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    IGF-1 signalling controls mitochondrial morphology and basal mitophagy in cancer
    (University College Cork, 2023-01-06) Murray, Joss; O'Connor, Rosemary; Science Foundation Ireland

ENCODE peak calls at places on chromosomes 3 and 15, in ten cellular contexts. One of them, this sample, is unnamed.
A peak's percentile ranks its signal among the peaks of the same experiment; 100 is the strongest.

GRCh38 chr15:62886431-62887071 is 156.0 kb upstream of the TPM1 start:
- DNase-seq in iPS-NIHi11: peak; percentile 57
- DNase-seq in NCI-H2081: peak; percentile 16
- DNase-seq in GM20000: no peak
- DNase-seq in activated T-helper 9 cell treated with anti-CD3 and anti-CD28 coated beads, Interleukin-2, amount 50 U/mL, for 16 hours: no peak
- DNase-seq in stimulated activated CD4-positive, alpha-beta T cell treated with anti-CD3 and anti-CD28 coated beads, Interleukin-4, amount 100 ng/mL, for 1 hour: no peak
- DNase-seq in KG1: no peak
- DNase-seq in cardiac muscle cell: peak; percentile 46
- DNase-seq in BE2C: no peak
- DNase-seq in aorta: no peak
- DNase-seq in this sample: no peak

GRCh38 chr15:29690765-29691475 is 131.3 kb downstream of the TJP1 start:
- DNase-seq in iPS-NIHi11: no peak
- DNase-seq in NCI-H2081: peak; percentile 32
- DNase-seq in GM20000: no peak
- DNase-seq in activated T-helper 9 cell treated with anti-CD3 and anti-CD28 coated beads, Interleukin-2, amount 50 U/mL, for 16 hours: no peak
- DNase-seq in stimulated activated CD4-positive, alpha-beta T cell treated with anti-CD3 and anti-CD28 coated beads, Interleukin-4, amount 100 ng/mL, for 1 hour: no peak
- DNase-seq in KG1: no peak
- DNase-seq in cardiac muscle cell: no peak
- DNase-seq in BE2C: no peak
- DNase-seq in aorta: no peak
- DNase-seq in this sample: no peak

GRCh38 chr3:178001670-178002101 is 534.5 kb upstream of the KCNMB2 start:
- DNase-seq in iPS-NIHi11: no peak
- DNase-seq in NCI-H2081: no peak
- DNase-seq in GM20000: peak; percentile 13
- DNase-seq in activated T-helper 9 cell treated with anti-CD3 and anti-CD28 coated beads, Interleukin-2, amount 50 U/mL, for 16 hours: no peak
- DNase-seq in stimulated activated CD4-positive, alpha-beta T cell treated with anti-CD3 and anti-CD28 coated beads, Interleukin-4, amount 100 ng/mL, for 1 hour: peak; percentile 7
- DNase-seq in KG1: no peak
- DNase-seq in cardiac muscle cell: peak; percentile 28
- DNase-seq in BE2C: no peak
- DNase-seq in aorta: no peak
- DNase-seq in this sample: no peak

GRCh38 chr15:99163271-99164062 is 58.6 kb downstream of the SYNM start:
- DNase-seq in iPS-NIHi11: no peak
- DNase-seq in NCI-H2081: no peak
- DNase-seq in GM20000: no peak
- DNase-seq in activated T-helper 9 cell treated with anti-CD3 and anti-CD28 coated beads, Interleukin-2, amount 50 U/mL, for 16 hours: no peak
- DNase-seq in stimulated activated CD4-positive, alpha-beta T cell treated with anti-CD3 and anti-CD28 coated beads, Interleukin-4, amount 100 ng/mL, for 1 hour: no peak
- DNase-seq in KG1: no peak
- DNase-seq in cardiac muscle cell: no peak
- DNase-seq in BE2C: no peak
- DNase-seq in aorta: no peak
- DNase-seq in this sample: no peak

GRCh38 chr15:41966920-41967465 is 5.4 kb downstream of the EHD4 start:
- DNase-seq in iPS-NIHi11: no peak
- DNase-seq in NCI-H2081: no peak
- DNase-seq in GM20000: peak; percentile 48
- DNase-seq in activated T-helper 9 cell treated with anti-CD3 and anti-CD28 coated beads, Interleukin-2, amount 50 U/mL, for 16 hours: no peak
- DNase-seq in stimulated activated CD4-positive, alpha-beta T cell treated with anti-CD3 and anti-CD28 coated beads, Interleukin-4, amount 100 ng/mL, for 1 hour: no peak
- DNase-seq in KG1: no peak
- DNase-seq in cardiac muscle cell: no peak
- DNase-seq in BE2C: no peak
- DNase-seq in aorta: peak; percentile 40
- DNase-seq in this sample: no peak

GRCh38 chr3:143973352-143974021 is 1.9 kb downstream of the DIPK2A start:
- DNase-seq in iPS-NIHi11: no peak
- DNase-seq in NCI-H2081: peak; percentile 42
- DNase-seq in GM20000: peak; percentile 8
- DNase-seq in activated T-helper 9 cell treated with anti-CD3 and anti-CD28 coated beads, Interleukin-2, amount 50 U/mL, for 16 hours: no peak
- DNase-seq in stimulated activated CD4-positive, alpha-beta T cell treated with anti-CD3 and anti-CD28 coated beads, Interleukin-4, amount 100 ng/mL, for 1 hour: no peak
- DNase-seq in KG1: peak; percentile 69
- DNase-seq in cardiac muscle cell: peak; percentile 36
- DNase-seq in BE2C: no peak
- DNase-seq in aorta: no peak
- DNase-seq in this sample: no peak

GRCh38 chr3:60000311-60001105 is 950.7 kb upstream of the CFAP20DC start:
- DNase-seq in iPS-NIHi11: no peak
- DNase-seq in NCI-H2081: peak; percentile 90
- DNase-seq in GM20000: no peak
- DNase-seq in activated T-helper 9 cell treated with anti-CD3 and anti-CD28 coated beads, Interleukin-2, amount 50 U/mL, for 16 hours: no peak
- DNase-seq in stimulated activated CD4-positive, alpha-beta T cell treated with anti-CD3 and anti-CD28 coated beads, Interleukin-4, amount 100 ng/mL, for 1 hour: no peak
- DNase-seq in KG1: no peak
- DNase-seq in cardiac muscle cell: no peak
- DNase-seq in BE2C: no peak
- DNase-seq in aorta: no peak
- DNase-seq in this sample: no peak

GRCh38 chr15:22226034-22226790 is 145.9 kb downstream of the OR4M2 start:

Insulin-Like Growth Factor 1 (IGF-1) signalling is known to support oncogenic transformation and the promotion of cancer development. A growing body of evidence has outlined the protective effect IGF-1 signalling has on the mitochondria, however this has been relatively underexplored in cancer. Therefore, this thesis aims to elucidate the mechanisms by which IGF-1 promotes mitochondrial protection in cancer. Previously, we determined that the mitophagy receptor BCL2/adenovirus E1B 19 kDa protein-interacting protein 3 (BNIP3) is induced by IGF-1 to support mitochondrial turnover and protection. Here, we analysed a publicly available gene expression dataset of breast cancer cells stimulated by IGF-1. Gene ontology classification revealed a signature of genes induced and repressed by IGF-1 involved with mitochondrial functions. Further analysis to classify genes by biological process suggested that genes involved with apoptosis and suppression of mitochondrial metabolism were most enriched in the gene groups regulated by IGF-1. To further interrogate mitochondrial dynamics downstream of IGF-1 signalling, we assessed mitochondrial morphology. Lack of IGF-1R promoted mitochondrial fusion, while IGF-1 stimulation promoted mitochondrial fragmentation. Mitochondrial fragmentation was associated with increased mitochondrial transport to the leading edge of invasive breast cancer cells. Pharmacological inhibition of mitochondrial fission inhibited the migration of cells expressing the IGF-1R but was ineffective at moderating migration of cells lacking the IGF-1R. Finally, we interrogated the function of BNIP3 downstream of IGF-1 stimulation. While BNIP3 is induced, IGF-1 stimulation suppressed mitophagy. However, BNIP3 turnover was higher in basal cell culture conditions than in nutrient deprived conditions, suggesting that BNIP3-mediates basal mitophagy in cancer cells. Indeed, IGF-1R knockout reduced the basal turnover of BNIP3 implying that IGF-1 regulates basal mitophagy via BNIP3. In totality, this thesis presents evidence that IGF-1 signalling promotes mitochondrial protection by regulating genes involved with redox homeostasis while tempering mitochondrial metabolism. Mitochondrial fragmentation is induced by IGF-1 and can also regulate cancer cell migration, while also supporting basal mitophagy mediated by BNIP3. These findings demonstrate that targeting IGF-1 signalling in cancer could impair mitochondrial protection mechanisms, which offers an avenue for novel therapeutic opportunities.